Getting a job with a record
Can employers find out about my record?
Most employers, except some government agencies, can't get information about your youth record directly from the police without your permission.
But in some communities, employers still find out. For example, they might talk to someone who knows you. This could happen even though news reports can't give your name.
They might ask if you have a youth record
If you don't answer, an employer might think that you have something to hide.
But the law says that you can't tell anyone that you're involved in the youth criminal justice system while your record is open.
You should think about how to answer a question about your youth record.
They can ask for a criminal background check
Criminal background check is a general term that people use, including employers. But there are actually 3 types of criminal background checks:
- criminal record check
- police record check
- vulnerable sector check
A criminal background check will show that you have a "clear" record if you had a youth record and it's been closed or if you never had a youth record.
You can refuse to have any type of criminal background check done. But an employer can insist that you do. They might even offer you a job or volunteer position only if you can prove that you have a "clear" record.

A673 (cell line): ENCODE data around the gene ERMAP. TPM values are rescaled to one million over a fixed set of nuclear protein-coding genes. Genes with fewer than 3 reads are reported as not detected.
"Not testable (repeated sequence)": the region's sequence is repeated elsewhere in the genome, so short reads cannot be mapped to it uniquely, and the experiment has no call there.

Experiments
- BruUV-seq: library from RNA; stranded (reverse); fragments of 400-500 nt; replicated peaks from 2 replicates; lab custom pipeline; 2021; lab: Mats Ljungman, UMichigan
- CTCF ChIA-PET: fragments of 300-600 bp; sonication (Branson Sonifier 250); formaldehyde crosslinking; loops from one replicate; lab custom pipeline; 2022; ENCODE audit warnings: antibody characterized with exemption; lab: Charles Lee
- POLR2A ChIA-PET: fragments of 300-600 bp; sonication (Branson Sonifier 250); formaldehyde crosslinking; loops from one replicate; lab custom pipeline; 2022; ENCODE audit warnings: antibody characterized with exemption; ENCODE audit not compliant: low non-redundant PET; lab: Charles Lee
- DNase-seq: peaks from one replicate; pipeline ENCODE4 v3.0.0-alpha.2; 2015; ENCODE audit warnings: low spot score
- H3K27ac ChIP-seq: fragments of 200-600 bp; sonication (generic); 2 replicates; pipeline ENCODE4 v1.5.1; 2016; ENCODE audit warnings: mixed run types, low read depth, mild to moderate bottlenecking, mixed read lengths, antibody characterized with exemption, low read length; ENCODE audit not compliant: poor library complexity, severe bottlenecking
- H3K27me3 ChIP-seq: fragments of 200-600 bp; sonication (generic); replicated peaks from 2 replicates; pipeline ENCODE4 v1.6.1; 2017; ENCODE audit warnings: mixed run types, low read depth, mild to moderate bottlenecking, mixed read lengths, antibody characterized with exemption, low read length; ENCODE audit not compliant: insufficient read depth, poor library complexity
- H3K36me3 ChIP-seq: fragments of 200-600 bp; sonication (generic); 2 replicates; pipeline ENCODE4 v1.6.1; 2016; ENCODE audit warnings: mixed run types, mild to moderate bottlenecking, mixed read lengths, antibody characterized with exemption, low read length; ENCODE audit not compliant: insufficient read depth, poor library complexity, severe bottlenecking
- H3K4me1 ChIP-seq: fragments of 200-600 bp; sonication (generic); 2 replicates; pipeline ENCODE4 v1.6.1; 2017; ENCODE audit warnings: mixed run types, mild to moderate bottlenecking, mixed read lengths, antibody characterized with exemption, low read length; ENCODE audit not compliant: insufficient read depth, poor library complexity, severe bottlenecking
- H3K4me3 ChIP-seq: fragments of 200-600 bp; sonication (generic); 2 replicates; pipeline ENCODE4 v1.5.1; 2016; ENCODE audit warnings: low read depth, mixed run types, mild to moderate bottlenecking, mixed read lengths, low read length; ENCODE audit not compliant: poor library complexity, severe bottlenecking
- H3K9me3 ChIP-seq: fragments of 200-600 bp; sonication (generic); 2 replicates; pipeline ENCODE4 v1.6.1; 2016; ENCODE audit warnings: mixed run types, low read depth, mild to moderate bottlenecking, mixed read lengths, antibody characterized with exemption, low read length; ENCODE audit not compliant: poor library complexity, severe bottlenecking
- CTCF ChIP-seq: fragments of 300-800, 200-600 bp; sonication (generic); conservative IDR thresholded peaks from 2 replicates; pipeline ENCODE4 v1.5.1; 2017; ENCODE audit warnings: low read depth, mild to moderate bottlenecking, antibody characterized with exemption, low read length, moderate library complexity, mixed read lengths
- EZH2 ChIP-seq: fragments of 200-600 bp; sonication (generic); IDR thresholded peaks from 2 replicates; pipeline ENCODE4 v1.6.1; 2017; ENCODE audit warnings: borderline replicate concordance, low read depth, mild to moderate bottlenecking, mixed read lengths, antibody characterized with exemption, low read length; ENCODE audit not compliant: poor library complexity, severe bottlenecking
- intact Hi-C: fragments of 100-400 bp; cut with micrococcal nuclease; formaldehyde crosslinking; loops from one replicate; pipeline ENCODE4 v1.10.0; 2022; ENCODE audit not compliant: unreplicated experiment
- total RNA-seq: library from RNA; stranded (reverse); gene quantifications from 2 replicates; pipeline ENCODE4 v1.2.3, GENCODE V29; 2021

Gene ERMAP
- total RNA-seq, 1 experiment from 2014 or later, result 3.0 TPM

Sharing your youth record
You can share a "clear" record with an employer.
But, because of special rules about who can see youth records, it's against the law for you to share information about your open youth record with an employer. This makes it difficult to get a job if an employer asks for a criminal background check.
The law is less clear about whether you can share your youth record after you turn 18. You should ask your lawyer if you have questions about sharing your record.
Criminal record checks
You can get a criminal record check by going to the police station, filling out a form, and paying a fee. So an employer who can't get the criminal background check directly from the police might ask you to go to the police station and get it.
Police record checks and vulnerable sector checks
You can't usually get a police record check or a vulnerable sector check by just asking for it. An employer or volunteer organization usually has to make a request to the police and you have to give your permission.
There is more information in these checks than in a criminal record check. You should ask your lawyer about what might show up on these checks.
Can employers refuse to hire me?
While your youth record is open, an employer who finds out about your record can refuse to hire you.
They can decide not to hire you because of the type of crime you committed. For example, if you stole something, you might not be hired as a cashier.
Organizations can also refuse to let you do volunteer work while your youth record is open.
If you already have a job and your employer finds out that you lied about having a record, they can fire you.
Having a youth record won't stop you from finding a good job. But it might make it more difficult.